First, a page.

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After the suppression of the Hungarian uprising, the famous German politician Franz Josef Strauß, who was Defense Minister of the Federal Republic of Germany in 1956, wrote that “at first the Americans raise hope in the Hungarians, and when things get serious, they leave the Hungarians to their own fate. There could be no question of NATO military intervention. The suppression of the Hungarian popular uprising by the Red Army was not considered to be in violation of NATO’s interests…”

Fortunately, the Ukrainians were not left to their own devices, although at the same time they stressed that the conflict between Russia and Ukraine is not a conflict between NATO and Russia either.

Yet, when Viktor Orbán, on the one hand, compares Hungary’s prime minister in 1956 Imre Nagy with Vladimir Zelenskyy, and on the other continues to communicate with Vladimir Putin and tries to block sanctions against Russia, it can’t help but cause a stir.

Perhaps that’s why every political gesture by the Hungarian leadership – a presidential visit to Kyiv or a statement by the prime minister about the importance of preserving Ukraine’s sovereignty as a guarantee of Europe’s security – raises new hopes in Ukraine. Ukraine badly needs Hungary’s support. Without this support, there will be neither a consolidated position of the Visegrad countries, harmonious development of the Central and Eastern European region, nor a common position on Ukraine’s integration into the European Union and NATO.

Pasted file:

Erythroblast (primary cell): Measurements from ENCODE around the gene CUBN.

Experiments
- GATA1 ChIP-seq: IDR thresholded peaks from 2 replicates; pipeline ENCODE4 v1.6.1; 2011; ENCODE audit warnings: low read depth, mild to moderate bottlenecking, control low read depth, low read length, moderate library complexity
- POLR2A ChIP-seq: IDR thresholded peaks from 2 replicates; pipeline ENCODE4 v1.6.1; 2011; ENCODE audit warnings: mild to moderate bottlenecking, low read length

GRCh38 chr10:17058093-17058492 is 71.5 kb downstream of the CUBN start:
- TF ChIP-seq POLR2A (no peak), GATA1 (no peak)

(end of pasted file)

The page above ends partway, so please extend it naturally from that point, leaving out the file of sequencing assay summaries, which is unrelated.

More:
But Hungary also needs Ukraine’s support. Because if Ukraine loses, if it fails to secure its sovereignty and territorial integrity, Budapest will think not of economic ties with Moscow and gas at preferential prices, but of entirely different challenges to its own security.

In this regard, Viktor Orbán is absolutely right.



Published as part of our own Future of Ukraine Fellowship programme. Learn more about it here and consider contributing.

Featured image included: “Ukraine’s President Zelensky to BBC: Blo” (Public Domain) by President Of Ukraine and Viktor ORBÁN (Prime Minister, Hungary) Ukraine Copyright: European Union.

Vitaly Portnikov

Future of Ukraine Fellow

Vitaly is a Visegrad Insight Fellow as of 2022. He is also an author and renowned journalist working in democratic media in Central and Eastern Europe for more than three decades. He is the author of hundreds of analytical articles in Ukrainian, Belarusian, Polish, Russian, Israeli, Baltic media. He hosts television programs and his own analytical channels on YouTube. He is currently broadcasting at the office of the Espreso TV channel in Lviv and continues to cooperate with the Ukrainian and Russian services of Radio Liberty. On the Russian service of Radio Liberty, he continues the project about the post-Soviet space “Roads to Freedom”, which was aired first from Moscow, then from Kyiv, and is now being produced in Lviv as a joint project of Radio Liberty, the Current Time TV channel and the Espreso TV channel.